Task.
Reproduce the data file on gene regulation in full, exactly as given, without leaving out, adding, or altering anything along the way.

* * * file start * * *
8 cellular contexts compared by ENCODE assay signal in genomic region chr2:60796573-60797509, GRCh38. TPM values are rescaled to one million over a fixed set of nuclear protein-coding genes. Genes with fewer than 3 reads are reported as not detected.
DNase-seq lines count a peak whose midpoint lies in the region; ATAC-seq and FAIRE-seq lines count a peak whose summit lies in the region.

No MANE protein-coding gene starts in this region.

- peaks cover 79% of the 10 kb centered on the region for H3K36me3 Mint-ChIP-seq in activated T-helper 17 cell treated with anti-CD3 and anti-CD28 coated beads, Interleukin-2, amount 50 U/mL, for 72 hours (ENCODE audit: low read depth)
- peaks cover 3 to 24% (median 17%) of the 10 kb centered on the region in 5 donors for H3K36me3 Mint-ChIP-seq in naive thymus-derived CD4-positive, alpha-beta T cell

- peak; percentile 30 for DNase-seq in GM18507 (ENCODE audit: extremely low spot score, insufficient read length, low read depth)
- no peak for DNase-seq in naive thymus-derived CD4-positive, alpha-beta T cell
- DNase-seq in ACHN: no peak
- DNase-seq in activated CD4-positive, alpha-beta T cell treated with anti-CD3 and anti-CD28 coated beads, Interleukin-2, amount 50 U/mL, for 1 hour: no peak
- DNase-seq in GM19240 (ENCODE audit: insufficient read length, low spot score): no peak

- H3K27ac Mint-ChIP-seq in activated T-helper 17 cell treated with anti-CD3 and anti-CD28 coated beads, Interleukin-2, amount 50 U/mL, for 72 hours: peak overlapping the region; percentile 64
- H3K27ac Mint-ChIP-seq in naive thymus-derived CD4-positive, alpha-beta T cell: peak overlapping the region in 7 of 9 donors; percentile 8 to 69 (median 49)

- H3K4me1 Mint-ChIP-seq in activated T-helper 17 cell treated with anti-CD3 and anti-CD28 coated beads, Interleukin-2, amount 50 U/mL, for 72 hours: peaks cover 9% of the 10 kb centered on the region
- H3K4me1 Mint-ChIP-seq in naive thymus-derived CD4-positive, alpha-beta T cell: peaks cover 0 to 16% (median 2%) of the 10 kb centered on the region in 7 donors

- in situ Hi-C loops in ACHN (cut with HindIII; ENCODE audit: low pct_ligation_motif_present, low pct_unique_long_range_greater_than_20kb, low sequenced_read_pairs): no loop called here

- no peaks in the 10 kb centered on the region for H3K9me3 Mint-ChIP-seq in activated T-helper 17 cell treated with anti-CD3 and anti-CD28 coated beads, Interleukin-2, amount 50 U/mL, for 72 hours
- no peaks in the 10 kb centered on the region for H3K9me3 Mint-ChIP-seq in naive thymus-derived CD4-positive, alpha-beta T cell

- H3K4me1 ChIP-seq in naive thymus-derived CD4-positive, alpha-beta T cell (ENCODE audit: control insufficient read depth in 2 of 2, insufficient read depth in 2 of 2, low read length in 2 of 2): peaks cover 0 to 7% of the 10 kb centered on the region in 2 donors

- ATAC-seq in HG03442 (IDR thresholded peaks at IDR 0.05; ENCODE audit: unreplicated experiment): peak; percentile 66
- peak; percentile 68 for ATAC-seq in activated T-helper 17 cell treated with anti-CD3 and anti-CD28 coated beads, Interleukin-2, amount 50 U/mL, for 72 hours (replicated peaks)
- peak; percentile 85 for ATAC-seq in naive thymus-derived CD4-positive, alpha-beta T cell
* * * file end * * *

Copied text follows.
8 cellular contexts compared by ENCODE assay signal in genomic region chr2:60796573-60797509, GRCh38. TPM values are rescaled to one million over a fixed set of nuclear protein-coding genes. Genes with fewer than 3 reads are reported as not detected.
DNase-seq lines count a peak whose midpoint lies in the region; ATAC-seq and FAIRE-seq lines count a peak whose summit lies in the region.

No MANE protein-coding gene starts in this region.

- peaks cover 79% of the 10 kb centered on the region for H3K36me3 Mint-ChIP-seq in activated T-helper 17 cell treated with anti-CD3 and anti-CD28 coated beads, Interleukin-2, amount 50 U/mL, for 72 hours (ENCODE audit: low read depth)
- peaks cover 3 to 24% (median 17%) of the 10 kb centered on the region in 5 donors for H3K36me3 Mint-ChIP-seq in naive thymus-derived CD4-positive, alpha-beta T cell

- peak; percentile 30 for DNase-seq in GM18507 (ENCODE audit: extremely low spot score, insufficient read length, low read depth)
- no peak for DNase-seq in naive thymus-derived CD4-positive, alpha-beta T cell
- DNase-seq in ACHN: no peak
- DNase-seq in activated CD4-positive, alpha-beta T cell treated with anti-CD3 and anti-CD28 coated beads, Interleukin-2, amount 50 U/mL, for 1 hour: no peak
- DNase-seq in GM19240 (ENCODE audit: insufficient read length, low spot score): no peak

- H3K27ac Mint-ChIP-seq in activated T-helper 17 cell treated with anti-CD3 and anti-CD28 coated beads, Interleukin-2, amount 50 U/mL, for 72 hours: peak overlapping the region; percentile 64
- H3K27ac Mint-ChIP-seq in naive thymus-derived CD4-positive, alpha-beta T cell: peak overlapping the region in 7 of 9 donors; percentile 8 to 69 (median 49)

- H3K4me1 Mint-ChIP-seq in activated T-helper 17 cell treated with anti-CD3 and anti-CD28 coated beads, Interleukin-2, amount 50 U/mL, for 72 hours: peaks cover 9% of the 10 kb centered on the region
- H3K4me1 Mint-ChIP-seq in naive thymus-derived CD4-positive, alpha-beta T cell: peaks cover 0 to 16% (median 2%) of the 10 kb centered on the region in 7 donors

- in situ Hi-C loops in ACHN (cut with HindIII; ENCODE audit: low pct_ligation_motif_present, low pct_unique_long_range_greater_than_20kb, low sequenced_read_pairs): no loop called here

- no peaks in the 10 kb centered on the region for H3K9me3 Mint-ChIP-seq in activated T-helper 17 cell treated with anti-CD3 and anti-CD28 coated beads, Interleukin-2, amount 50 U/mL, for 72 hours
- no peaks in the 10 kb centered on the region for H3K9me3 Mint-ChIP-seq in naive thymus-derived CD4-positive, alpha-beta T cell

- H3K4me1 ChIP-seq in naive thymus-derived CD4-positive, alpha-beta T cell (ENCODE audit: control insufficient read depth in 2 of 2, insufficient read depth in 2 of 2, low read length in 2 of 2): peaks cover 0 to 7% of the 10 kb centered on the region in 2 donors

- ATAC-seq in HG03442 (IDR thresholded peaks at IDR 0.05; ENCODE audit: unreplicated experiment): peak; percentile 66
- peak; percentile 68 for ATAC-seq in activated T-helper 17 cell treated with anti-CD3 and anti-CD28 coated beads, Interleukin-2, amount 50 U/mL, for 72 hours (replicated peaks)
- peak; percentile 85 for ATAC-seq in naive thymus-derived CD4-positive, alpha-beta T cell